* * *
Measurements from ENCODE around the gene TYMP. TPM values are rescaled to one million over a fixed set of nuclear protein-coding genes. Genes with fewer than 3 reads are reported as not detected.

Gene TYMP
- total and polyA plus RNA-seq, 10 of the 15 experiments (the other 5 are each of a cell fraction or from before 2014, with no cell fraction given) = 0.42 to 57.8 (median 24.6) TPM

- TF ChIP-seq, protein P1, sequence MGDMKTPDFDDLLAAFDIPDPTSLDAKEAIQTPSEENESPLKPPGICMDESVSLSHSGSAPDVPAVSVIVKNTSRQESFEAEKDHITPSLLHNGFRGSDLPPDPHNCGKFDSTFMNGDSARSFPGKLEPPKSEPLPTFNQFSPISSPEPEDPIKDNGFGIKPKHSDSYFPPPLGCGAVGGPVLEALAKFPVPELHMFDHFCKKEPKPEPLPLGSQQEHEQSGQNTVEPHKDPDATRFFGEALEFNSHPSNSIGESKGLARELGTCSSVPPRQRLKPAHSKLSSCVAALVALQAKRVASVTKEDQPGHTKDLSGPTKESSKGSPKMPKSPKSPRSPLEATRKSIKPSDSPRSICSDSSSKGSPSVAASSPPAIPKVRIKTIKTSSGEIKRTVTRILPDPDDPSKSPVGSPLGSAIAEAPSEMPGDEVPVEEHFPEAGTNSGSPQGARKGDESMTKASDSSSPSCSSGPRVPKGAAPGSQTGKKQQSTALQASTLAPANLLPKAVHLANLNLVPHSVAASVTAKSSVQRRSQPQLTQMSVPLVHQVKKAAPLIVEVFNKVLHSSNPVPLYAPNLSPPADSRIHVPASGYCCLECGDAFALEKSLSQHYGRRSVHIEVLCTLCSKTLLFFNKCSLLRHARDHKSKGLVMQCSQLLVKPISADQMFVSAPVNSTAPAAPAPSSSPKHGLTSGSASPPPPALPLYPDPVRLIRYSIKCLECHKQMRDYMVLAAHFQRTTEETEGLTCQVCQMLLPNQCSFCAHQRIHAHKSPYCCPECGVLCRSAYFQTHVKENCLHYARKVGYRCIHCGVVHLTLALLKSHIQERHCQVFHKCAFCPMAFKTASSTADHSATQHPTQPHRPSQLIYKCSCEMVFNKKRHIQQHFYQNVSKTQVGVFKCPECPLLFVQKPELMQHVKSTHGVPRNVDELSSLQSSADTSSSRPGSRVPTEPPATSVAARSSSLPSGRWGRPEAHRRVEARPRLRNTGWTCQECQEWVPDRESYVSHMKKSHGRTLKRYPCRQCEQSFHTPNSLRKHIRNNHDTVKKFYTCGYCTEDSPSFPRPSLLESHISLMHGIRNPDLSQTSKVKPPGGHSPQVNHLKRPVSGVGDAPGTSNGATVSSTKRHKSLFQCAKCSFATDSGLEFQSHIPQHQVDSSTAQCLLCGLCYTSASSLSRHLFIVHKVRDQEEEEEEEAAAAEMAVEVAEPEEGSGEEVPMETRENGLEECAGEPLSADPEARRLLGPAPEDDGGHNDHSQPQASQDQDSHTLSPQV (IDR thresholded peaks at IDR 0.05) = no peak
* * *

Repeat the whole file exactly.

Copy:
Measurements from ENCODE around the gene TYMP. TPM values are rescaled to one million over a fixed set of nuclear protein-coding genes. Genes with fewer than 3 reads are reported as not detected.

Gene TYMP
- total and polyA plus RNA-seq, 10 of the 15 experiments (the other 5 are each of a cell fraction or from before 2014, with no cell fraction given) = 0.42 to 57.8 (median 24.6) TPM

- TF ChIP-seq, protein P1, sequence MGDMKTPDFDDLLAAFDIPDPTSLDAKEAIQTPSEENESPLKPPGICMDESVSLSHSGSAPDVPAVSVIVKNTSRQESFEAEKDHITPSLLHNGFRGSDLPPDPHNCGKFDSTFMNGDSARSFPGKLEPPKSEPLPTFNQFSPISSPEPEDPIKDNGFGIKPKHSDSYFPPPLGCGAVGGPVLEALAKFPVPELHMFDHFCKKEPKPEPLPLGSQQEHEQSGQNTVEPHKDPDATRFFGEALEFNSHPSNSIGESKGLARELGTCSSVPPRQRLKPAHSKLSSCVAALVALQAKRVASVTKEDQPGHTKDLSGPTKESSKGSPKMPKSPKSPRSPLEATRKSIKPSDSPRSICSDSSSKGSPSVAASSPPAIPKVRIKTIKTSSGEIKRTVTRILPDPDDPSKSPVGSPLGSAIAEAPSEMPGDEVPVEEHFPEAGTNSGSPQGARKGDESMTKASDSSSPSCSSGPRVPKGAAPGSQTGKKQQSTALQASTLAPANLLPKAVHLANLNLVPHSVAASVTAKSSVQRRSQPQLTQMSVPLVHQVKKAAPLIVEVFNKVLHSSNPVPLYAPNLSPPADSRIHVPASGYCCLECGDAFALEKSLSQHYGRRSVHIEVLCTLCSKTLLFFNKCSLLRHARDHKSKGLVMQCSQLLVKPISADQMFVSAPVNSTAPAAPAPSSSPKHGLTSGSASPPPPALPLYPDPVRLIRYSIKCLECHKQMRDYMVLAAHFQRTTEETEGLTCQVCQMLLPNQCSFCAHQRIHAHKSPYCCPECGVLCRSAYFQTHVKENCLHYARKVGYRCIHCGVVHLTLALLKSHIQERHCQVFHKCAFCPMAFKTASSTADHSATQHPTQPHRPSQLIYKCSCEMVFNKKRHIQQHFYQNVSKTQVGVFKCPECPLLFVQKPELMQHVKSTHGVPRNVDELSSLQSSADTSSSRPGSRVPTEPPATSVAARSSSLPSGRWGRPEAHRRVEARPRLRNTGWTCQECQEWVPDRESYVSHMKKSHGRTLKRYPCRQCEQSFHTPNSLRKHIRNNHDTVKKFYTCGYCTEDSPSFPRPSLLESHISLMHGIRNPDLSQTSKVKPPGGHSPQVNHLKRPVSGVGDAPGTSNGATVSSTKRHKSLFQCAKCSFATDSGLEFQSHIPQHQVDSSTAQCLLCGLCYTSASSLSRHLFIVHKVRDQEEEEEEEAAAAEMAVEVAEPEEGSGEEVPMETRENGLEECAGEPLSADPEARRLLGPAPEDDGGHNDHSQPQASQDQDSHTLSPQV (IDR thresholded peaks at IDR 0.05) = no peak